The girls receive tutoring from mentors at college students.
Harris does "spot checks" in classrooms to make sure the girls aren't skipping.
"Education is paramount," said Craig, who, at 5-foot-5 is shorter than some of her players. "You can't have an F and play for me."
Her goal is for every girl to achieve a 3.2 grade point average.
"They want us to go to college as bad as we do," said senior Courtney Turner, 17, of Fairmont,who plans to attend Kentucky State or the University of Cincinnati on a scholarship after she graduates.
The coaches strongly rely on the philosophy that athletics are a ticket to a better life.
Craig knows this from personal experience. After she graduated Taft, her parents told her they couldn't afford to send her to college. So she used her skill as a basketball player to win a scholarship to the University of Akron, where she served as an assistant coach from 1993 to 1995.
Eight years after graduating college, Craig returned to Taft. She was shocked by what she saw.
"(As a student), we had built pride in the school," she said. "We all bled green and gold. (When I returned) it was horrible to see girls dropping out of school. Nobody was setting a bar for the kids."
Her first year, the all-freshmen team of 10 girls lost 17 of 19 games.
"The bleachers were always empty. "Even parents didn't want to come," Craig said.
Craig and Harris decided to do "field work" - go to the girls' homes and ask parents to attend games.
They also turned to community members and co-workers.
"We decided to talk to anyone who would listen," Craig said. They asked people to come to the games and cheer on a certain girl.
About 15 people, half of them African-American and half white, volunteered to spend their time with the girls. As more mentors came to the games, parents started to come, too.
Soon, games started selling out, and even the boys' sports teams started getting jealous of all the attention.
"What has grown out of it is such a blessing," Craig said. "These people became connected with these young girls."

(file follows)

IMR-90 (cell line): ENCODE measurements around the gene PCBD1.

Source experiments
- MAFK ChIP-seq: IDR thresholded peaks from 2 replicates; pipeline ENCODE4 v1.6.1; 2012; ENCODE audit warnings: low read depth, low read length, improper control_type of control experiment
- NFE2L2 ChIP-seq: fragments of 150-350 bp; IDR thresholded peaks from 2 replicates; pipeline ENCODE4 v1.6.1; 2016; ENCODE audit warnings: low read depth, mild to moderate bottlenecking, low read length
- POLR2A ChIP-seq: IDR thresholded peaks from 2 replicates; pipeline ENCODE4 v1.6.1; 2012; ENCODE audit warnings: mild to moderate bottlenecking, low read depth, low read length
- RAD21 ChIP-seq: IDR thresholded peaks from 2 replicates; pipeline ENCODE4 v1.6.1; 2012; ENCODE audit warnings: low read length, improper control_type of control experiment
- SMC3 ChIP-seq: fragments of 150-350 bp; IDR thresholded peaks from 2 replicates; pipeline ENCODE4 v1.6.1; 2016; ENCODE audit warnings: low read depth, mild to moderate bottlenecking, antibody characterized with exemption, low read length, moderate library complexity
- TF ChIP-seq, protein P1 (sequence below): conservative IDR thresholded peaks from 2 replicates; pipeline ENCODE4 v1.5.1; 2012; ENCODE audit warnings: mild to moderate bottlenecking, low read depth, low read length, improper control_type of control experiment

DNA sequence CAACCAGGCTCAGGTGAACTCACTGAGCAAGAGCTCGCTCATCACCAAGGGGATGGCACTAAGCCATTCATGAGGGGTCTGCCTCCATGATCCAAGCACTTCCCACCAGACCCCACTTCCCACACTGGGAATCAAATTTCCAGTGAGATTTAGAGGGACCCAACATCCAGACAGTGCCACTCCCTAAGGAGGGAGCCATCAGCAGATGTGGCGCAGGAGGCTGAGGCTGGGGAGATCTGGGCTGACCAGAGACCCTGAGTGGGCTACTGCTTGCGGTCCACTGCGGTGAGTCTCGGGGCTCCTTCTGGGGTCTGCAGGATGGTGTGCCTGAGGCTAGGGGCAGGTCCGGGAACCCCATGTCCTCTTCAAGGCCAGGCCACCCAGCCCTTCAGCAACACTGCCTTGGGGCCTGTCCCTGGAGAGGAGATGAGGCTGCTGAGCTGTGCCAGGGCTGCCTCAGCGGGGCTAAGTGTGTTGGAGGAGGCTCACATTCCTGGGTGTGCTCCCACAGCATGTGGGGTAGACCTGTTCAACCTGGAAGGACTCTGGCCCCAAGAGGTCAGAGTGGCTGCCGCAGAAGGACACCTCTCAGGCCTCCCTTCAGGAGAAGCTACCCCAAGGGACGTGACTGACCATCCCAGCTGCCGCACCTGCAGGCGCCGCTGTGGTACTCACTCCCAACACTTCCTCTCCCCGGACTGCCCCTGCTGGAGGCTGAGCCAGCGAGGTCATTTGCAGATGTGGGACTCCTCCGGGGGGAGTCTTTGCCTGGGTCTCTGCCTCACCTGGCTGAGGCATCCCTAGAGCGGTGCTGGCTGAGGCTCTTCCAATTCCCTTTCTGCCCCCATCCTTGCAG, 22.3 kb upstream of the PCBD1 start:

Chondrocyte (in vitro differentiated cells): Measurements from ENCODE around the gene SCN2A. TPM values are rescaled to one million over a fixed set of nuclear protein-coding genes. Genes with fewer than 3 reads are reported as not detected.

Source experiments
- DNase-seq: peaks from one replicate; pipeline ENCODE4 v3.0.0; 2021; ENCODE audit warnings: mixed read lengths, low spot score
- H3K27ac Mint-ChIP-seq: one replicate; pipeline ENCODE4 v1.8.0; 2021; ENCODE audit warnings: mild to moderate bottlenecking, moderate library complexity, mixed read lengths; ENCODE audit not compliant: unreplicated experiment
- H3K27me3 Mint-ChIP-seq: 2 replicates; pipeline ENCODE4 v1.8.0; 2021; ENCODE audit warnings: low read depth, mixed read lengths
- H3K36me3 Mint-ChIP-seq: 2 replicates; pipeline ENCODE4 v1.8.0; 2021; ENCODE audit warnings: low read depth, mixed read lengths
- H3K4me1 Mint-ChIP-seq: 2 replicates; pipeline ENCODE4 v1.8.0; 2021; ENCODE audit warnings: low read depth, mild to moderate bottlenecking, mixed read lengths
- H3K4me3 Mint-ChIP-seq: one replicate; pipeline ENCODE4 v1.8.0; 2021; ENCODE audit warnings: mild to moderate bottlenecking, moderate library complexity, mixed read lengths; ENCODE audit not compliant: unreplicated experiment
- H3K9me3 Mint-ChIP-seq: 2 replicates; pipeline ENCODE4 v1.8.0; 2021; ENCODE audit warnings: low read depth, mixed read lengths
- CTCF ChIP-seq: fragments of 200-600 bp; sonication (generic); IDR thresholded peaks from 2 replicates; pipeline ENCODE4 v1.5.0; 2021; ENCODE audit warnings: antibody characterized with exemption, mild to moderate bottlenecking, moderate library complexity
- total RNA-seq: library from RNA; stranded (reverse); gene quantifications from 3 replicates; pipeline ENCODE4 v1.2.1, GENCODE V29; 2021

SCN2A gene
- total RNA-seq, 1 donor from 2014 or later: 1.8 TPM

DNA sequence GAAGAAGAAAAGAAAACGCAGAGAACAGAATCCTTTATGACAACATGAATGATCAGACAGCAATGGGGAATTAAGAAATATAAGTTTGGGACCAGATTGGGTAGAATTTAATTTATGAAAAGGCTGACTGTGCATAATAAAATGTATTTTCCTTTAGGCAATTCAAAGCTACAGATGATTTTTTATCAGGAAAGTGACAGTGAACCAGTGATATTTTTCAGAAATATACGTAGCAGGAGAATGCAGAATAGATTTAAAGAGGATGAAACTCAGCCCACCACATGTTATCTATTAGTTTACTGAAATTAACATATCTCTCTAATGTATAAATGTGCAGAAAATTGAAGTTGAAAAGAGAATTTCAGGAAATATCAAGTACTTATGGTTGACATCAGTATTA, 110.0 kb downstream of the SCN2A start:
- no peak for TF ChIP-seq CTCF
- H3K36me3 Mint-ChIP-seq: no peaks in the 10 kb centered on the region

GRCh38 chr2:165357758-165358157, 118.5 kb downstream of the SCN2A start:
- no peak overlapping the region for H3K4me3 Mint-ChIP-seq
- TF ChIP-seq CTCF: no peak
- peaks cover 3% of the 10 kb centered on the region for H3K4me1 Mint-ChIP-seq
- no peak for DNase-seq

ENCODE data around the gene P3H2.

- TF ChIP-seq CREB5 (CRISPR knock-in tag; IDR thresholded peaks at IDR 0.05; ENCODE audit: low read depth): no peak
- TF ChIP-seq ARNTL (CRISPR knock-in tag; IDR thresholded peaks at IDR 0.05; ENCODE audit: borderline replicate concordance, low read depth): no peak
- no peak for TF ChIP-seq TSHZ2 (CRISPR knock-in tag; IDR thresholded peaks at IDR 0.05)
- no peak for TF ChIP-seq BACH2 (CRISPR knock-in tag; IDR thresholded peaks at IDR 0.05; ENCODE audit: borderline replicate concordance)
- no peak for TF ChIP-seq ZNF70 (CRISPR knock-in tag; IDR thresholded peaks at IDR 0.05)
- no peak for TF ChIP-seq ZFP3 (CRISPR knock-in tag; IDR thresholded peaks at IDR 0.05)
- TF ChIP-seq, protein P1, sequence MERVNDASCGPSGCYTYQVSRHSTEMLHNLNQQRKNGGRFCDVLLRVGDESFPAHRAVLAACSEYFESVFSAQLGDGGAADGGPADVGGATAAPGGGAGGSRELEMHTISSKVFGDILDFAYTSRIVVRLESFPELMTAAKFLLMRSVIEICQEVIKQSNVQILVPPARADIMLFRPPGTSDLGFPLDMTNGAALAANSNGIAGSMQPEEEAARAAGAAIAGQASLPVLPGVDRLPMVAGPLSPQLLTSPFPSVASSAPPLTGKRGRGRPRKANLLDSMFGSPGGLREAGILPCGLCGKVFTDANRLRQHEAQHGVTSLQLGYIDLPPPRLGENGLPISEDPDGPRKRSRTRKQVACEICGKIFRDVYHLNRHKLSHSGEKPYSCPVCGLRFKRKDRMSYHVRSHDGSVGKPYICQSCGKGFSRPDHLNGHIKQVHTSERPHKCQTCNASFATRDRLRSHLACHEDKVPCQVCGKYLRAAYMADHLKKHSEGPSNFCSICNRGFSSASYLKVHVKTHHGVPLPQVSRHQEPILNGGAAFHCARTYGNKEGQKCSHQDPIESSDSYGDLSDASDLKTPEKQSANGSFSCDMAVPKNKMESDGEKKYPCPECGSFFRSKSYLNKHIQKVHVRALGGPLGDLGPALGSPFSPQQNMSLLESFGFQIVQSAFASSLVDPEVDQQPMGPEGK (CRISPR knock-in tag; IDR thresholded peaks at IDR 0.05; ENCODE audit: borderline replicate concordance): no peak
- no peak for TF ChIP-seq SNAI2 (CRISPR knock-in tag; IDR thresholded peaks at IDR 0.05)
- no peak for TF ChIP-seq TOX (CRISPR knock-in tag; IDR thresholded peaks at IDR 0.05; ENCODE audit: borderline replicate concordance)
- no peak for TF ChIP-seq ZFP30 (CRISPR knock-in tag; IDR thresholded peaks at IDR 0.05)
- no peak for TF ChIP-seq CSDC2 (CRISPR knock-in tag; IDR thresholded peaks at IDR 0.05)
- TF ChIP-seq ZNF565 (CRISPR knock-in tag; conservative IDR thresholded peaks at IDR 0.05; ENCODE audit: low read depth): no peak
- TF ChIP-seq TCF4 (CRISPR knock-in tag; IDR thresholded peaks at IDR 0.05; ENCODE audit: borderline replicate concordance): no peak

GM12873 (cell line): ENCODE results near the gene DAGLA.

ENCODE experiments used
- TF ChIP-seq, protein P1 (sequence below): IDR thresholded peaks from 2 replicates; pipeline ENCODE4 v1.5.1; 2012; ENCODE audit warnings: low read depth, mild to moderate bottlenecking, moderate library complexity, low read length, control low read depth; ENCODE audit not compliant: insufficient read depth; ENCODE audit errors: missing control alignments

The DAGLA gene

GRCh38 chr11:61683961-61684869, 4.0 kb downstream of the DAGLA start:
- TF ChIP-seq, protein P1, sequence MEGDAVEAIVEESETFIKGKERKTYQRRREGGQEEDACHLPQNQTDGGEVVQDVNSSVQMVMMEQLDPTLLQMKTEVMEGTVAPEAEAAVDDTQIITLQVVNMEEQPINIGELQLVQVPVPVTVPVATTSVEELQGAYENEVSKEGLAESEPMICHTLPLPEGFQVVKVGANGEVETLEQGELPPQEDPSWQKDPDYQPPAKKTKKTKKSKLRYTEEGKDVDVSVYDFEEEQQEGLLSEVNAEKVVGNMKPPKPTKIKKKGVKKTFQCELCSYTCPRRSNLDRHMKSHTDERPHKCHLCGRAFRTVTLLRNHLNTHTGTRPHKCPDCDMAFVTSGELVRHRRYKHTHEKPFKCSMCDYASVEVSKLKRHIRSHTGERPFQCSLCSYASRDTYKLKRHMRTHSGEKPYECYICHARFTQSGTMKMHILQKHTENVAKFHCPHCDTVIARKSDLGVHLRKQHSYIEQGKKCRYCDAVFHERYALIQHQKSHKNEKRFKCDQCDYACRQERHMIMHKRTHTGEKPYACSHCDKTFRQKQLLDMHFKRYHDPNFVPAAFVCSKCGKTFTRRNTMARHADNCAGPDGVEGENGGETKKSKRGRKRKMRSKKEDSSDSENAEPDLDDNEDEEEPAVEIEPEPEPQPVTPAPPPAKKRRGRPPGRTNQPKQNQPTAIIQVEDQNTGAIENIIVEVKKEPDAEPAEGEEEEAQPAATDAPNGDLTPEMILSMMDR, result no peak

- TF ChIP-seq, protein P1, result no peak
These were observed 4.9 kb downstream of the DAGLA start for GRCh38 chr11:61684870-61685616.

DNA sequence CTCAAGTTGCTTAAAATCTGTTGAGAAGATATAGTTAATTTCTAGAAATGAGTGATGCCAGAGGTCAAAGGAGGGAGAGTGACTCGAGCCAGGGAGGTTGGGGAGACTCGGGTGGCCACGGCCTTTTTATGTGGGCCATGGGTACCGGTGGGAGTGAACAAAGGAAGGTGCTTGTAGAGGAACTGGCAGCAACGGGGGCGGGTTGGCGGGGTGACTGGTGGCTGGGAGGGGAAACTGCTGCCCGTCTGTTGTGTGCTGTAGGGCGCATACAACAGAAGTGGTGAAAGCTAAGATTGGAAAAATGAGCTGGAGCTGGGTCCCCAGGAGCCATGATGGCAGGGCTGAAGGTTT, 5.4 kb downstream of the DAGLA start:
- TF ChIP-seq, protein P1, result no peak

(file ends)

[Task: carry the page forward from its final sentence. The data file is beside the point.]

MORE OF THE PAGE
The mentor program
On the outside, 18-year-old Clair Sinclair looks like a tough city girl. She's got a tattoo of her name on her shoulder, and she wears a stern look on her face when she's on the court.
She's not the kind of woman you'd expect to be close friends with a middle-aged white couple, like Jan and Ron Fresh of Lincoln Heights. She spends at least one day a week with the couple. Jan is her mentor. They go to movies, out to eat, "everything."
Her father, a 70-year-old former construction worker, had his leg amputated and is in a wheelchair. "He can't do the things he used to do for us," she said. "That's why I'm happy I got my mentor. It's another person involved in your life you can look up to and talk to."
Sinclair, of downtown, will be a senior this year. She plans to attend either Tennessee State or the University of Dayton and major in education and business.
College wasn't feasible before she joined the team her junior year. She had a C average, and some grades were even lower.
"I always came up with excuses as to why I wouldn't turn in my papers," she said.
After Craig told her she couldn't play in a big game because of one low grade, she shifted her priorities. Now, her report card lists As and Bs. "Coach Craig inspired me to push it," she said.
Since Sinclair started the team, "she's getting better grades, and she's been staying out of trouble - teachers haven't been calling me," said her father, William Sinclair.
Jan and Ron Fresh have hosted Clair Sinclair and a few of her teammates for Easter and Christmas dinners. They play cards or have swimming parties.
"We just do what normal families do," said Jan Fresh, who says mentoring has strengthened her faith in God. "We treat them like they're our kids. We've gotten out of it much more than we've given."
"It lets you know somebody understands," said player Shanee Jennings, 16, of Mount Auburn. Her mentor, Mary Vicario, 40, of Mount Airy, has been serving as a mentor for girls for three years. Vicario drove a van full of girls up to Chicago, where as of Saturday the team had lost their three games - with two remaining - against Amateur Athletic Union teams.
As long as they're happy and well-behaved - that's what matters to Craig.
"I can care less about winning a game," Craig said. "I want to win at the game of life. Each of these girls, that's another generation that's touched."